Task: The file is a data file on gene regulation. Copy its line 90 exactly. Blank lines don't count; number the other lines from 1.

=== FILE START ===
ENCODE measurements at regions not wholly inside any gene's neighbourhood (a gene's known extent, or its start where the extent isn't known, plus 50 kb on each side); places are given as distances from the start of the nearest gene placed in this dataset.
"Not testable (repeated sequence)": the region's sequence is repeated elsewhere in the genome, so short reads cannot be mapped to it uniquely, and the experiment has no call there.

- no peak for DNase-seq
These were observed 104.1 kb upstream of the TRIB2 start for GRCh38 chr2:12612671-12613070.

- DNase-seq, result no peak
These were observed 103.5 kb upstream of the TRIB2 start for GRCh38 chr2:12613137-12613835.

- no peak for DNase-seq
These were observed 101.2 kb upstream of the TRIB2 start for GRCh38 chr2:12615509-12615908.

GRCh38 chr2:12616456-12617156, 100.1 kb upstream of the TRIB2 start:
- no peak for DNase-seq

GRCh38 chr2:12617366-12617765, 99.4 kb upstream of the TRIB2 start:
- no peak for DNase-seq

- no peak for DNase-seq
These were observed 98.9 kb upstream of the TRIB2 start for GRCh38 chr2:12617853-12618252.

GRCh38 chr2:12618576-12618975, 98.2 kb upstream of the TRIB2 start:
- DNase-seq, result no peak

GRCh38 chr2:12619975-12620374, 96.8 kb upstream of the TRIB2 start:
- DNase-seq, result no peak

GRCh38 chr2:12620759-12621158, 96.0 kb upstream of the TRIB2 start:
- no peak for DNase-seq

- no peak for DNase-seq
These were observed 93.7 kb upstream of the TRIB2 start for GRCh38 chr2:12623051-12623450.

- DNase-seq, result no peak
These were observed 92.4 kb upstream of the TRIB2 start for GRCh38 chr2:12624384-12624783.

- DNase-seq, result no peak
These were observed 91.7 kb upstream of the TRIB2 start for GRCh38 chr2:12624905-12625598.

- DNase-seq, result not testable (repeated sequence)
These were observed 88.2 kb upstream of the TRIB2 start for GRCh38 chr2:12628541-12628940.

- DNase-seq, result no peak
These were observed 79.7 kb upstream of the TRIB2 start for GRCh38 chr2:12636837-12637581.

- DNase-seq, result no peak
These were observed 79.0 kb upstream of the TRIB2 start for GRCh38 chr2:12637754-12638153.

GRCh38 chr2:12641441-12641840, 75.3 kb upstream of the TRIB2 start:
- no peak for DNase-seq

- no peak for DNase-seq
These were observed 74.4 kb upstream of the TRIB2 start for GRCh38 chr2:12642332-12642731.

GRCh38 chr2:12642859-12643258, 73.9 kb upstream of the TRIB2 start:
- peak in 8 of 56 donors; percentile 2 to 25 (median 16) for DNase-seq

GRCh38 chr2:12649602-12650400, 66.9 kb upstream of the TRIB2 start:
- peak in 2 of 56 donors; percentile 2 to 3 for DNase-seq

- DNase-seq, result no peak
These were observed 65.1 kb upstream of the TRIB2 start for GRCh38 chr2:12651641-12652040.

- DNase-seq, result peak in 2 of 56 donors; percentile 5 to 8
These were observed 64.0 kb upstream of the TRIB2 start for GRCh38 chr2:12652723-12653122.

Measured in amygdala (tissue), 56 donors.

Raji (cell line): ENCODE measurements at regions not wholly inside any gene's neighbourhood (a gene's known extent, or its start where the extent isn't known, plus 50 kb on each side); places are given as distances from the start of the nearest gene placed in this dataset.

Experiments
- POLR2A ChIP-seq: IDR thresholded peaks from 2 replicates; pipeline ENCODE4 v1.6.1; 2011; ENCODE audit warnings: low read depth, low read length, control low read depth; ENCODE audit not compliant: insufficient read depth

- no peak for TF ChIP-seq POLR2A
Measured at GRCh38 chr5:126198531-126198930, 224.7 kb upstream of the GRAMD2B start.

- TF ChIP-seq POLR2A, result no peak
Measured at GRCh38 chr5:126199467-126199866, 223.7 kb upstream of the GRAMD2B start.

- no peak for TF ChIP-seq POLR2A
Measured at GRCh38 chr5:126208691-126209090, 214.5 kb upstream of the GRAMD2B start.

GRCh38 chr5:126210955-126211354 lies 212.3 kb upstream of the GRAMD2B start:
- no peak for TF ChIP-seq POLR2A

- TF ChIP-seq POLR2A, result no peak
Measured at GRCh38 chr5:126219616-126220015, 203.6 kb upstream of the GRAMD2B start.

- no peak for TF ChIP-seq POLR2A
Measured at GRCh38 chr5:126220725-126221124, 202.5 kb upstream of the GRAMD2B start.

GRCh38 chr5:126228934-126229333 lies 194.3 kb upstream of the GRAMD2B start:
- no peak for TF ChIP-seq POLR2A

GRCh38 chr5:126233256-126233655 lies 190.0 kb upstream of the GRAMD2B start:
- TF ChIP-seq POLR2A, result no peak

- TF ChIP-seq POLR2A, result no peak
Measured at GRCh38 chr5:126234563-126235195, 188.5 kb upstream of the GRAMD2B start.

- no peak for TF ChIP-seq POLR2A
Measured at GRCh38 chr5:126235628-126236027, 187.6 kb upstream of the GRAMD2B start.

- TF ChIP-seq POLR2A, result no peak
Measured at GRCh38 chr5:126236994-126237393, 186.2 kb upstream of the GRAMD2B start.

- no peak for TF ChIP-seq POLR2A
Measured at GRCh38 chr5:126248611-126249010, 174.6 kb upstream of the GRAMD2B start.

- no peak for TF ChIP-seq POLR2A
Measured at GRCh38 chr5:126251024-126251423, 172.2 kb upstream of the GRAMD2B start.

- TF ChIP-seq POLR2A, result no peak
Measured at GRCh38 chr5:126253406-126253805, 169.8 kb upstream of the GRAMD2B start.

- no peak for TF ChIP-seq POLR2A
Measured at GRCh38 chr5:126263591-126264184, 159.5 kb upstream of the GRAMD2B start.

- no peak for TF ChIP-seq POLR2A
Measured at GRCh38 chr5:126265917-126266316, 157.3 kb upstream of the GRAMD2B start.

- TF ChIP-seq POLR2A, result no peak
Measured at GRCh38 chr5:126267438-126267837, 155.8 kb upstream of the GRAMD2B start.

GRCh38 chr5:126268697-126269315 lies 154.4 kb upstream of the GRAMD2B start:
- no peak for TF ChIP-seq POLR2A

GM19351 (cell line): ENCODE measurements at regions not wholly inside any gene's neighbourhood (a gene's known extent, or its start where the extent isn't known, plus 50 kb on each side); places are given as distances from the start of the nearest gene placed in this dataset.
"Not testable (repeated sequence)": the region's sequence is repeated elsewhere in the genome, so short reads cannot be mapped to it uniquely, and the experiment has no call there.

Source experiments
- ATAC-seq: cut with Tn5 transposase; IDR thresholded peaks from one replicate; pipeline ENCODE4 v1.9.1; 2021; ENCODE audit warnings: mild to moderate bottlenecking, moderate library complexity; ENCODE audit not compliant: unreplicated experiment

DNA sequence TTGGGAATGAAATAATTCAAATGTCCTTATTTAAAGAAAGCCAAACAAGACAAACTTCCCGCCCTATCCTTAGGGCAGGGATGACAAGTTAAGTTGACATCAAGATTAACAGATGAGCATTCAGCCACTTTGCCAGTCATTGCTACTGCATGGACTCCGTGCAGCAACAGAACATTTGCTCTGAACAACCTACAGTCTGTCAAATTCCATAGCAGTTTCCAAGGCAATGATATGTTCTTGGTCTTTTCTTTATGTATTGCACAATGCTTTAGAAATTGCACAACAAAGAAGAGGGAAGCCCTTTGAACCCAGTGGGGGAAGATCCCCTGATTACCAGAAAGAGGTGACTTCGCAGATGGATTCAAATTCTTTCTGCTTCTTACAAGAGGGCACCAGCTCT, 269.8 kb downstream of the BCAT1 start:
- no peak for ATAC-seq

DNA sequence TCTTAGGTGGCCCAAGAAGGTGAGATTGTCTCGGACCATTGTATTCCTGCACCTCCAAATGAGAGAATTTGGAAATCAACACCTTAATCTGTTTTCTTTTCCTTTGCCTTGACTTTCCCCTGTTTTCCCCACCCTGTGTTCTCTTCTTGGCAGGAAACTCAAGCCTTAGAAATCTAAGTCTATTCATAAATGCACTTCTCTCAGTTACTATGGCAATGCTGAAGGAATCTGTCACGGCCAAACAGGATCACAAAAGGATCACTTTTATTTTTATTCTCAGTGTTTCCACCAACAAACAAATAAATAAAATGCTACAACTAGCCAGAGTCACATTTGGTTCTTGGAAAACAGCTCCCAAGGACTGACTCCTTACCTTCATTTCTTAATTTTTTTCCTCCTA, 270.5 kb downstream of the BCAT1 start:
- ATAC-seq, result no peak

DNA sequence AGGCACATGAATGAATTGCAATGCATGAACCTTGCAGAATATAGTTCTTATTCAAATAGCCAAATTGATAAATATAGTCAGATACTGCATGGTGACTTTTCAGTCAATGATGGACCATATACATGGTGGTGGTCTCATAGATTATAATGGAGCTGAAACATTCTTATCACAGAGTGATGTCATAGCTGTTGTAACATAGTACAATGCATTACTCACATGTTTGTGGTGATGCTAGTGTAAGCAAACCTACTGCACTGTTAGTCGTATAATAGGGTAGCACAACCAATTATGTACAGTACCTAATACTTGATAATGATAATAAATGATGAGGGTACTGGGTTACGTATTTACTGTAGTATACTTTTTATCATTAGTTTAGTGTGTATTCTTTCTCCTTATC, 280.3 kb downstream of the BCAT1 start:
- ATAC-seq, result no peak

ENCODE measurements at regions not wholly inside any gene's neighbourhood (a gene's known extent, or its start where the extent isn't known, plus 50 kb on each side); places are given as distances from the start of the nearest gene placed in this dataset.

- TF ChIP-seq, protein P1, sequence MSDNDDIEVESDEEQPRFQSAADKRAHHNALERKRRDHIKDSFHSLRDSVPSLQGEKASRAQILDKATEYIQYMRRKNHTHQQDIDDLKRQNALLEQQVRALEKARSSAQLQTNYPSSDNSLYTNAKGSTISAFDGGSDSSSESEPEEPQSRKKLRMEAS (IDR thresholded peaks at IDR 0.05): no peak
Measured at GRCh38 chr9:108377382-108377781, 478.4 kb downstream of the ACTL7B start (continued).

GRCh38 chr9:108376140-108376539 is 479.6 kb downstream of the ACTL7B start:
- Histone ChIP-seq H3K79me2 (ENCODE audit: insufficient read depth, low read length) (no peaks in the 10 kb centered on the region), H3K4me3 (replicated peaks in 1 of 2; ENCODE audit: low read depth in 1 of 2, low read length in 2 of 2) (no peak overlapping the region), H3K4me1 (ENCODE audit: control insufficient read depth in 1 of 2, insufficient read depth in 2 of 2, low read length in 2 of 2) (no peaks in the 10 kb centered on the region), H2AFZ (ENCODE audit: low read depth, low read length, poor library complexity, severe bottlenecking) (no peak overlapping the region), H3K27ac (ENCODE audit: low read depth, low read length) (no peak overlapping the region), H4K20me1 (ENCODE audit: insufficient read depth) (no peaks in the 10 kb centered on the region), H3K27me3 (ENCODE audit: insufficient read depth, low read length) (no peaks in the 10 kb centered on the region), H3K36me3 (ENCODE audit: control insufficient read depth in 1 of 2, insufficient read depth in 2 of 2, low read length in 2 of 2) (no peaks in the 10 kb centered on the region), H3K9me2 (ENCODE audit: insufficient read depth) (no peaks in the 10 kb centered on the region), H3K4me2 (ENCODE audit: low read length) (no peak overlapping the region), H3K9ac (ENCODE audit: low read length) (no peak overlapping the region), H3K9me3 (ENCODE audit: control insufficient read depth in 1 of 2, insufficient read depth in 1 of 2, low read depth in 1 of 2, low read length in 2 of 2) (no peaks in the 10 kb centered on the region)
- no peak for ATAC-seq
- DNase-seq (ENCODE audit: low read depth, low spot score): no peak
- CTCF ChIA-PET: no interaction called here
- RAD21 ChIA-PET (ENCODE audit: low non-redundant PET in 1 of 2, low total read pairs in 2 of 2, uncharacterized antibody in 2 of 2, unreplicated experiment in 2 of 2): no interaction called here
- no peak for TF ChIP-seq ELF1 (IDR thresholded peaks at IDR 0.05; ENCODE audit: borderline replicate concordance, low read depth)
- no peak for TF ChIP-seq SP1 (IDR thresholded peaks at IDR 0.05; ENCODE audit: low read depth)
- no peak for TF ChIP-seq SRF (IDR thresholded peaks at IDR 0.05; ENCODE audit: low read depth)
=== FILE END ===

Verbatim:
- no peak for ATAC-seq